It has been a week since the U.S. Centers for Disease Control and Prevention (CDC) dropped the requirement for international travelers to present a negative COVID-19 test before flying into the United States, yet no progress has yet been made on a similar stricture being dropped for cruise travelers.
How is cruise travel different, and what options may be available to ease testing requirements for cruise travelers? The CDC has stated that the situation is being reevaluated and changes may soon be forthcoming.
Cruise Travel Is Not Air Travel
In a statement provided to Cruise Hive, the CDC discussed the dramatic differences between cruise travel and air travel, as well as other forms of recreational travel and popular destinations.
“Unlike airplanes and other travel settings, cruise ships are congregate residential settings with high risk of secondary transmission of COVID-19 among passengers and crew,” the statement reads. “Traveling on a cruise ship involves thousands of people living for multiple days (or months for crew) within the same setting, eating, sleeping, and participating in activities together in one location.”
This is certainly true. Travelers are indeed present on a cruise ship for a number of days (or months, in the case of extraordinary world cruises), interacting with one another more frequently and for longer periods than in a more limited setting such as airlines, hotels, resorts, theme parks, sporting events, music concerts, etc.
Yet, the statement fails to recognize that cruise ships are also more easily controlled environments, able to quickly isolate and track passengers if symptoms of illness appear, and quickly able to react with enhanced cleaning protocols, activity changes, and other responses as needed.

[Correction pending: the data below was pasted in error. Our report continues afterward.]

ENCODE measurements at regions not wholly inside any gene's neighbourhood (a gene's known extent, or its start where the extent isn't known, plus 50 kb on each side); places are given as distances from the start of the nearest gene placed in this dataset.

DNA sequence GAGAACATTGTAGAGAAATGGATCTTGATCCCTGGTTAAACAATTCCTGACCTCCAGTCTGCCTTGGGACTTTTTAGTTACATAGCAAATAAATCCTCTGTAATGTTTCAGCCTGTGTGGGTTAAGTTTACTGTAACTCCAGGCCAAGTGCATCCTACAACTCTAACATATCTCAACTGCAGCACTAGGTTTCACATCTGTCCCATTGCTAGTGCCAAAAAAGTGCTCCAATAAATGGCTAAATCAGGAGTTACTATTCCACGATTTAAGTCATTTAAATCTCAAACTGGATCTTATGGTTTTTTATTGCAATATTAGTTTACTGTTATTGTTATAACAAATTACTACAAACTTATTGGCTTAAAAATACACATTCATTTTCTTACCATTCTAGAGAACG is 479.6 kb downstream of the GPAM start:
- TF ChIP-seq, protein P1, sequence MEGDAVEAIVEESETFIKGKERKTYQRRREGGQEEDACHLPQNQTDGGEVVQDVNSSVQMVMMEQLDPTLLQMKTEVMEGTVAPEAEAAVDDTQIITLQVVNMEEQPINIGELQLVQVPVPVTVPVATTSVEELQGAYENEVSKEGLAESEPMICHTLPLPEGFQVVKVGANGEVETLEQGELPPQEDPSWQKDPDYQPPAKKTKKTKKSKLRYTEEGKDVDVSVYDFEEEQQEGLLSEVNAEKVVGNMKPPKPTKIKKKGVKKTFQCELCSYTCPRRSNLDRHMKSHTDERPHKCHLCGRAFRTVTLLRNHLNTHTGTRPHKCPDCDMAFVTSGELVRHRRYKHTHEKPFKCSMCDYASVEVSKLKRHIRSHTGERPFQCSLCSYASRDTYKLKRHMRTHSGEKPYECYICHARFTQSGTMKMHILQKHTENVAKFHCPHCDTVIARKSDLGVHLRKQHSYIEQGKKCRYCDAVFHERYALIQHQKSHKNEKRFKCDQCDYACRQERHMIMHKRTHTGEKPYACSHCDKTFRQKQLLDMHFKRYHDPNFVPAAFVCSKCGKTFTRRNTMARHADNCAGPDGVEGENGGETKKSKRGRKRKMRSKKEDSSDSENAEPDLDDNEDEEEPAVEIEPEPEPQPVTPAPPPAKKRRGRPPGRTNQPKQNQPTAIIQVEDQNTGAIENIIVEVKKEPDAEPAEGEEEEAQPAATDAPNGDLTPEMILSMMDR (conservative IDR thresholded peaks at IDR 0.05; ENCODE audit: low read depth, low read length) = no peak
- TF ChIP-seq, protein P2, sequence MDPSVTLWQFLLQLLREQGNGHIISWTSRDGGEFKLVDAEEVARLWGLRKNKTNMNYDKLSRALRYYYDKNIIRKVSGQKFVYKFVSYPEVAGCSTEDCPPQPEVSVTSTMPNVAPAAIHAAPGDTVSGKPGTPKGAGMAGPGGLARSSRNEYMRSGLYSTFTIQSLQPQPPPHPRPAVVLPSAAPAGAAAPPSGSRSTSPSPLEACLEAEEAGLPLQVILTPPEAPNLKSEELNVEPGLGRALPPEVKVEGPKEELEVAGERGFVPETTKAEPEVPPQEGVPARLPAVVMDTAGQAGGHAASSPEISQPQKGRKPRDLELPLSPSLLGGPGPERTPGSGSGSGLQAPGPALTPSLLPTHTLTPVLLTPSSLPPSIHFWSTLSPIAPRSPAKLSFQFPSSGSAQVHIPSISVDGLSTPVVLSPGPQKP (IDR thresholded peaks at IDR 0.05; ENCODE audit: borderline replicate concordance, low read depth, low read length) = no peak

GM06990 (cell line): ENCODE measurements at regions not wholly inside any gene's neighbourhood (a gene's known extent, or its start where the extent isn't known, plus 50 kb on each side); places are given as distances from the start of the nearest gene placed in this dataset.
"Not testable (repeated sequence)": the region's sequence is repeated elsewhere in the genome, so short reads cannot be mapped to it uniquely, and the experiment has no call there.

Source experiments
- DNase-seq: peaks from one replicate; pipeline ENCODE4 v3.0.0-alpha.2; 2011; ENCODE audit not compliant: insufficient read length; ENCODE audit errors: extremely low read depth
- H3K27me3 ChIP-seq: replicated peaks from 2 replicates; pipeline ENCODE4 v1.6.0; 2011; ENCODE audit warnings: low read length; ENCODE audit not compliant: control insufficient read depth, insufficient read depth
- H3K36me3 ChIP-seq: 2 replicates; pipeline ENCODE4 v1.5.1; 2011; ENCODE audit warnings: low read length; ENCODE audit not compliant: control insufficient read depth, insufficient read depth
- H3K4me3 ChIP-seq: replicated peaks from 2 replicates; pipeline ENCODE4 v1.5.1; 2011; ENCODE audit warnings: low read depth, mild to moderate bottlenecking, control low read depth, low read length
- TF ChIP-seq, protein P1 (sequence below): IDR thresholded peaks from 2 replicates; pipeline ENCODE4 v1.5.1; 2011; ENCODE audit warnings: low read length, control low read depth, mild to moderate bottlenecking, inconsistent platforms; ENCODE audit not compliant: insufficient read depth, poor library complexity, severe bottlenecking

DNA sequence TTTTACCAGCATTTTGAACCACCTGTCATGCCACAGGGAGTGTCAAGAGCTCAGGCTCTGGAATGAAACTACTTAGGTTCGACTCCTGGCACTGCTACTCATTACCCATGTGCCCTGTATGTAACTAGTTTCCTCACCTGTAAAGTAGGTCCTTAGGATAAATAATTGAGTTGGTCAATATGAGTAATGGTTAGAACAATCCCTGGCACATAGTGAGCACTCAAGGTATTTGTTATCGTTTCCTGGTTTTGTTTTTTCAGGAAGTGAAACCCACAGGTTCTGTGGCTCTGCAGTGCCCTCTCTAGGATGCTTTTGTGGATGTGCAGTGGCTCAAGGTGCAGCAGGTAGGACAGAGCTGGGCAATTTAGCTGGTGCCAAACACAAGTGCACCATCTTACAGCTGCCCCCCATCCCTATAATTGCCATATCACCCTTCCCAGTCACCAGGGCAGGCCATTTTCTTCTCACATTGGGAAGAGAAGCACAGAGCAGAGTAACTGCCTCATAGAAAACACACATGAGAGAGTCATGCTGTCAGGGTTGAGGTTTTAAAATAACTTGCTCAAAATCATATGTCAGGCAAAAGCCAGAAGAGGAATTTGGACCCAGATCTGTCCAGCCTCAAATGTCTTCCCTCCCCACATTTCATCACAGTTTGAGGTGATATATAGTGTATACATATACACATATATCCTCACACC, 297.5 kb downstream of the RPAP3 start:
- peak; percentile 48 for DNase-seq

This is not the case with air travel or other settings, where travelers may be in contact for just a few highly communicable hours, but then move on to far-ranging destinations or much broader activities, where diseases can be spread to much wider communities.
The CDC’s own guidance indicates that exposure to COVID-19 droplets for just a few minutes may result in infection. In this case, any event or activity where guests may be in close quarters for more than a few minutes could be dangerous, not just “congregate residential settings.”
Reacting to Possible Outbreaks a Reason to Continue Testing
The CDC does highlight that a cruise ship’s medical facilities may be unable to cope with an extreme situation.
“Outbreaks on cruise ships can potentially overwhelm onboard medical and public health resources, and it may be difficult for passengers with severe illness to be transported to a shoreside medical facility,” the statement continued.
Because of this, “testing before cruise travel helps to identify passengers who have COVID-19 and prevent those passengers from boarding and infecting others.”
It is true that cruise ship medical facilities are smaller and more limited than hospitals and clinics on land, especially for very severe medical emergencies.
It must be noted, however, that…